Encourage healthy risks. Let’s say you’re at the playground and are afraid of heights. Your kid really likes climbing the monkey bars but the thought of it makes you very anxious. So much so, that you either want to stop him or give him a limit as to how high he can climb. When you begin to feel this way, take a deep breath and give yourself a moment. Remind yourself that children learn by doing and stopping him now will hurt more than it’ll help. If you have difficulty with this, make a point of going to the park with a fellow parent. Talk to them about your anxiety, enlist their help to stop you from interfering by keeping you talking, going on a short walk around the park with you or simply by reassuring you that your kid will be fine.
Teach helpful coping skills. A child first learns of the world through observing their parents. So, what better way to teach them and help yourself than working to adopt healthy coping mechanisms. By adopting coping mechanisms when you’re feeling anxious, you won’t be transmitting your anxiety to your kids. Instead, you’ll be teaching them how to cope with anxiety when they experience it. If you want, you can take this a step further and actively teach these strategies to your kids. This will not only give them valuable tools for the future but serve as a great bonding time for the both of you. Learn and do meditative breathing exercises together: Breathe in for four seconds, breathe out for four seconds. Or inhale slowly, count your breaths and try to get to ten. Try mindfulness apps and meditation whenever you feel anxious. Take daily, 30-minute walks together with your kid. Keep a journal and encourage your kid to do the same.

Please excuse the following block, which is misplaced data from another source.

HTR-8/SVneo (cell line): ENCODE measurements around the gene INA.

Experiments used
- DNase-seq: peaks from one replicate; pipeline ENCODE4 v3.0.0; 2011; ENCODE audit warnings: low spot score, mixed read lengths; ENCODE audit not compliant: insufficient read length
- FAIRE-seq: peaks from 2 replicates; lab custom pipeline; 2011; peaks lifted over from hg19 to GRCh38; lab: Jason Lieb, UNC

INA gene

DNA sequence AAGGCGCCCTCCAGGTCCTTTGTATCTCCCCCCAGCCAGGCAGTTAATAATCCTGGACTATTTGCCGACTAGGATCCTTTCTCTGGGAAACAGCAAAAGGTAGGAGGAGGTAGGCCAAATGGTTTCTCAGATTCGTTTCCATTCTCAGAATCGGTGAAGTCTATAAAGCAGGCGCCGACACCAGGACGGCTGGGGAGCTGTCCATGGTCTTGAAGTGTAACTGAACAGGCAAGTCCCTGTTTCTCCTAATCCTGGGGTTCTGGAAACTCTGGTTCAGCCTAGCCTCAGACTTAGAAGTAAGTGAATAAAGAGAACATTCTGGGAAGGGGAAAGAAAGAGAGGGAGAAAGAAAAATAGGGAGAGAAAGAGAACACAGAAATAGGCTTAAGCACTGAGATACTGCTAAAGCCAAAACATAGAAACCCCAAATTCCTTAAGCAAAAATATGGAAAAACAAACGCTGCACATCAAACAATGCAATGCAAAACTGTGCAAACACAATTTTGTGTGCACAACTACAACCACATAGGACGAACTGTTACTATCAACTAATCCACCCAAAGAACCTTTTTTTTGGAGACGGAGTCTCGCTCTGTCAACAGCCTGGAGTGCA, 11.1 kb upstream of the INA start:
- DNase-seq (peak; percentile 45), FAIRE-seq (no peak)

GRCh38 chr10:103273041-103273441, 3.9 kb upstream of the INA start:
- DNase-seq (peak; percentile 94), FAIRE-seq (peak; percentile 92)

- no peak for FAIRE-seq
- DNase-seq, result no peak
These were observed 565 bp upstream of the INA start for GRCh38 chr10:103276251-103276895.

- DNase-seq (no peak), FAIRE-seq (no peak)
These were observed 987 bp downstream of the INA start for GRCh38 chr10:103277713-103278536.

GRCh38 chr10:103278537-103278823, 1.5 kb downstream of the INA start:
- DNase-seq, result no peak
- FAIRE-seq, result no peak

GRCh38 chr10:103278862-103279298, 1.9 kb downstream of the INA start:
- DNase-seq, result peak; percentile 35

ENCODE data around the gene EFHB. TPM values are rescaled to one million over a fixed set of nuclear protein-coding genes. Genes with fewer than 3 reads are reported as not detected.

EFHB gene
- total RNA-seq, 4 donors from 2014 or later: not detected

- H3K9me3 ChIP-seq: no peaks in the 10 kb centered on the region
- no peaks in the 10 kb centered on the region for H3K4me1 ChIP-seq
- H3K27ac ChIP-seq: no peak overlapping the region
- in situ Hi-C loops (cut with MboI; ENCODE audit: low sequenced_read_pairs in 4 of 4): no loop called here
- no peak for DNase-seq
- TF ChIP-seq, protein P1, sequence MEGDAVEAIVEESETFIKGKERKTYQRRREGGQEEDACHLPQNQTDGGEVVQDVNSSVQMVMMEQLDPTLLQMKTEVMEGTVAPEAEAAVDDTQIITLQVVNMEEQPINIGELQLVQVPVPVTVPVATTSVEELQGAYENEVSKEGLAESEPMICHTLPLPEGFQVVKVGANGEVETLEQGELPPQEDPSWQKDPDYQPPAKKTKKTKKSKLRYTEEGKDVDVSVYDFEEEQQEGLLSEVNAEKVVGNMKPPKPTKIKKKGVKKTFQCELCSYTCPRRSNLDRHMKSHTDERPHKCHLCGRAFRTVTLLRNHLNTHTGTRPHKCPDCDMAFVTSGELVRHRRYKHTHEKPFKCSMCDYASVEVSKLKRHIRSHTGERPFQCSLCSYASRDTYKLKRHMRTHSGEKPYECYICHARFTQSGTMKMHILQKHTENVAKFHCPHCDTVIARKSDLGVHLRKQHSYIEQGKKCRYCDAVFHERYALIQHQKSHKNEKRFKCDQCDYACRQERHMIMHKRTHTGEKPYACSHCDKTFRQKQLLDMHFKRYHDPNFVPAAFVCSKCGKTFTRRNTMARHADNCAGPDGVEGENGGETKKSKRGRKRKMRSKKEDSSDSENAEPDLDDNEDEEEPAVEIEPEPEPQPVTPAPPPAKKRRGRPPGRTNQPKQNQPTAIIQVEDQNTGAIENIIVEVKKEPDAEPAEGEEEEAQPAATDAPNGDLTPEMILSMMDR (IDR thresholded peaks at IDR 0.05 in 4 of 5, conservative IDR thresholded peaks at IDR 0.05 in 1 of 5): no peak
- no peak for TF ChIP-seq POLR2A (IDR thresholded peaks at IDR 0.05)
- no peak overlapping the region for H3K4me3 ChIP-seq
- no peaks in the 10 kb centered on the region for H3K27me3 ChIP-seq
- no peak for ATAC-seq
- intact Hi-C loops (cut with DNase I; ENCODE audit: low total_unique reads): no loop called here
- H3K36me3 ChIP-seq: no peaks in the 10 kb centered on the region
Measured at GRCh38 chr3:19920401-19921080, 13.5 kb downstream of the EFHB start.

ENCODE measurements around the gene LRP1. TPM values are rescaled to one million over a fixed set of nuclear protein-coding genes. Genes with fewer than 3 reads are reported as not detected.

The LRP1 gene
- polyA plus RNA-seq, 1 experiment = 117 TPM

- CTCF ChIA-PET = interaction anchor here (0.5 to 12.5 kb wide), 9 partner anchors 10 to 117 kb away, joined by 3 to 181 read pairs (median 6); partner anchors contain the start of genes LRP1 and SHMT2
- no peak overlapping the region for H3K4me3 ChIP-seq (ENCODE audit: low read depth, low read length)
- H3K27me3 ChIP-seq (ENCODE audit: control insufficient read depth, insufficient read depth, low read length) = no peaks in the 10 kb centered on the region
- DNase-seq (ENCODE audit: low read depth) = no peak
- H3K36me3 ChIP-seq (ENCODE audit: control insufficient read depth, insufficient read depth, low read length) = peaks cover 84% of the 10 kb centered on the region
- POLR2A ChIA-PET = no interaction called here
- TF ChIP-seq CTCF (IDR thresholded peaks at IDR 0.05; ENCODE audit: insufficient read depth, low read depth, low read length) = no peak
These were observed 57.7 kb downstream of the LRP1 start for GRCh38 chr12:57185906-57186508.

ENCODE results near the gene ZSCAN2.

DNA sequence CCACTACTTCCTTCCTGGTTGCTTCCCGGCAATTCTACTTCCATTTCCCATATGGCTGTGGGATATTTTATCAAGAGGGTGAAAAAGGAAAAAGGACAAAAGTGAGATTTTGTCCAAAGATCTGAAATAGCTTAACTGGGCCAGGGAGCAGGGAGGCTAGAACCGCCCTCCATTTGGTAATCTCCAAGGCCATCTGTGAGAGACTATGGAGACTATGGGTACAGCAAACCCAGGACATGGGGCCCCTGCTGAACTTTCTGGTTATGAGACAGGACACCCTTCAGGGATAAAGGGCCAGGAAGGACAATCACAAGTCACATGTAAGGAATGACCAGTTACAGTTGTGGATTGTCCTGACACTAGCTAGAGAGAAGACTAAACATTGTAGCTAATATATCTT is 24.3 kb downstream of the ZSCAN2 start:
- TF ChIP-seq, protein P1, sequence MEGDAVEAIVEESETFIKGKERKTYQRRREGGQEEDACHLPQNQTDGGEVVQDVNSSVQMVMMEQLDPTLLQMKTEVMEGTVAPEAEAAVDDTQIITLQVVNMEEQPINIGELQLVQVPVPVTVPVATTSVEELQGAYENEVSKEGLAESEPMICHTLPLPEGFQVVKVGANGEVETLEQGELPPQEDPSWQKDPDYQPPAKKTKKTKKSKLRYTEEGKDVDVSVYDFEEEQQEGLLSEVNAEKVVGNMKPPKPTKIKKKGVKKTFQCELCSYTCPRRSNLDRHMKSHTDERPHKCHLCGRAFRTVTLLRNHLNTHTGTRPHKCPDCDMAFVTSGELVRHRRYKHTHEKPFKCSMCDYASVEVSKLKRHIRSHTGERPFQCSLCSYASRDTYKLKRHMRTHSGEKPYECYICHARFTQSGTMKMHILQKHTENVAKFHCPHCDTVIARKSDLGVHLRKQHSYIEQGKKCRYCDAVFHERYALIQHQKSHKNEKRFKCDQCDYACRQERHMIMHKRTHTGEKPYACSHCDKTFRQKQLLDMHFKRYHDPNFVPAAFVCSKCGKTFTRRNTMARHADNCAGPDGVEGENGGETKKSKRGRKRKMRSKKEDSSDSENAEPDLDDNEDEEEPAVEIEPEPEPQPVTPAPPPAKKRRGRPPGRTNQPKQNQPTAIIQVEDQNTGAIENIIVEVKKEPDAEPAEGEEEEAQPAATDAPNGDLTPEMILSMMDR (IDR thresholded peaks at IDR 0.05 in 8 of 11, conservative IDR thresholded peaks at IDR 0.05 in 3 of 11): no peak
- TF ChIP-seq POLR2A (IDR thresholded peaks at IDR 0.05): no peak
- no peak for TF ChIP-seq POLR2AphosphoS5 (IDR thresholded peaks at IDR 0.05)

Finally, and this may be the most important part—please be kind and patient with yourself. As parents, no one gave us a guidebook to help us navigate every situation. Having children under your care is a daunting and overwhelming journey, and it’s unrealistic to imagine that we’ll always do everything perfectly. Yet remember that it’s not so much about trying to avoid making mistakes, as much as it’s about modeling to your children how to rectify wrongdoings. You’re doing the best you can with the skills and emotional tools you have and so are all other parents. It’s a poor use of our time to judge ourselves or other parents for their wrong-doings; nothing positive will come of shame. Yet by continuing to have conversations with our community of parents and guardians, we can support one another in learning better ways of having loving and joyful relationships with our children.
As always, we welcome your thoughts, questions, or perspective on this topic. If you’re a parent or guardian, did any of these suggestions resonate with you? Or if this article has made you reflect on your childhood, did anything pop out to you? How can we as guardians of a future generation be better so that our children flourish and thrive?
Translated by: Zeynep Sen | Edited by: Christine Taylor